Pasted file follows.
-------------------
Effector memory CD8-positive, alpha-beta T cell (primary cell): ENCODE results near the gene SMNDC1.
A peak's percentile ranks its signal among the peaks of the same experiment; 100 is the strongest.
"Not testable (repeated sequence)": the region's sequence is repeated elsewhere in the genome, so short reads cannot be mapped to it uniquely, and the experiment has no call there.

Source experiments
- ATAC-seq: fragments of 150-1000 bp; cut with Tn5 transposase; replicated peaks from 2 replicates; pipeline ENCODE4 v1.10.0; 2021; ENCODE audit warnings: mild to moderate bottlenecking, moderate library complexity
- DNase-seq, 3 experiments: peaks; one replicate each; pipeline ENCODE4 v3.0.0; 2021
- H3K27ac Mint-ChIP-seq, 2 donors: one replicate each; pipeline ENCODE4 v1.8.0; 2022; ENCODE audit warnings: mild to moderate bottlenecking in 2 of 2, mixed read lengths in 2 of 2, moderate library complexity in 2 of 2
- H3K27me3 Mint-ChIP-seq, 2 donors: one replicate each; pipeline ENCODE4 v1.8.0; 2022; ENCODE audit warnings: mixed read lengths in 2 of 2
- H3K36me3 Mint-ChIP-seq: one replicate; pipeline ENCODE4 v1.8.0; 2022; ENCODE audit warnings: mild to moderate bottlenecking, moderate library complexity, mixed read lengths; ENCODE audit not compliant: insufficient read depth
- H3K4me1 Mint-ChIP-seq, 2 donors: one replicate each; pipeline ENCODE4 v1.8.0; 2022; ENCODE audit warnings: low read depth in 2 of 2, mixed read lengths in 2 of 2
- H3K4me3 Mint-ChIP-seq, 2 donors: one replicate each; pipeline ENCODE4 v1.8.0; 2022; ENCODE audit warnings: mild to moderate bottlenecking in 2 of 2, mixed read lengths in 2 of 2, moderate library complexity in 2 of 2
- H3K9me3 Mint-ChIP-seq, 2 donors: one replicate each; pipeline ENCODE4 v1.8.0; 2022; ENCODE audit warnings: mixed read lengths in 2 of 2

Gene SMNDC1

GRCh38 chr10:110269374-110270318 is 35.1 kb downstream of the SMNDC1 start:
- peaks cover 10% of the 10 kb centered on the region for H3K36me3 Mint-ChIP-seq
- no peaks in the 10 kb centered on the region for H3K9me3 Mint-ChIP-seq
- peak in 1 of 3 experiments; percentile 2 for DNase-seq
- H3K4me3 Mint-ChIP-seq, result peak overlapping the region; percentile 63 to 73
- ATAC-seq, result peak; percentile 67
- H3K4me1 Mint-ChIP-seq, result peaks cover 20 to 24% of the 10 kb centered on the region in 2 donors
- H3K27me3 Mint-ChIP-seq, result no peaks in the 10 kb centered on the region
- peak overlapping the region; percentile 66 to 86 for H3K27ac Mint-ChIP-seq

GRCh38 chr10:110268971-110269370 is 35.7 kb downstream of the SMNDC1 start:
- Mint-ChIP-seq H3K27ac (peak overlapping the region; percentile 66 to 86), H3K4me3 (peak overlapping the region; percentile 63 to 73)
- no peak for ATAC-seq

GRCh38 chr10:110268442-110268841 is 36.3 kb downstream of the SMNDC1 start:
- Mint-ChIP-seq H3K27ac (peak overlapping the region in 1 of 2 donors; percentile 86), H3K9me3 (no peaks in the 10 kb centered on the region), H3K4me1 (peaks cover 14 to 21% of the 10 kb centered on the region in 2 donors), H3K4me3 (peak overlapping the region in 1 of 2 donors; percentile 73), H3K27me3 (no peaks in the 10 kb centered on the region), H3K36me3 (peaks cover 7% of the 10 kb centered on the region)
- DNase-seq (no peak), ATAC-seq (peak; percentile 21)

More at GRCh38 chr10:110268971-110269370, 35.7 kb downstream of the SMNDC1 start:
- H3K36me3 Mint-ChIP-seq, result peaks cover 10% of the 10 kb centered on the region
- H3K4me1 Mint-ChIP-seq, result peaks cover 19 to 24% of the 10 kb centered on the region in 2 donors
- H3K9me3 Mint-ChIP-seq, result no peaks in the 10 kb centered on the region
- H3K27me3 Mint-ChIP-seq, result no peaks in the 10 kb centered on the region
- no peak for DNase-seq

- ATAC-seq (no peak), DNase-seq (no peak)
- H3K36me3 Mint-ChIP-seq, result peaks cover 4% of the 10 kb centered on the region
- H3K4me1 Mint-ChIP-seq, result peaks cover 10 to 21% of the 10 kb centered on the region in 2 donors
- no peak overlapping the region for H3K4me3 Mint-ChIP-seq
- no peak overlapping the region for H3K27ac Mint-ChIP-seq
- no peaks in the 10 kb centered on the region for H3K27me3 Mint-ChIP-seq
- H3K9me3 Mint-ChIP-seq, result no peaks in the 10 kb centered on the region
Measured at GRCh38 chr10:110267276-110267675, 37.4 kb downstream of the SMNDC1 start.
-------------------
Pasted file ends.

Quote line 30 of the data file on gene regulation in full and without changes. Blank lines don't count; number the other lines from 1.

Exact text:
- H3K36me3 Mint-ChIP-seq, result peaks cover 10% of the 10 kb centered on the region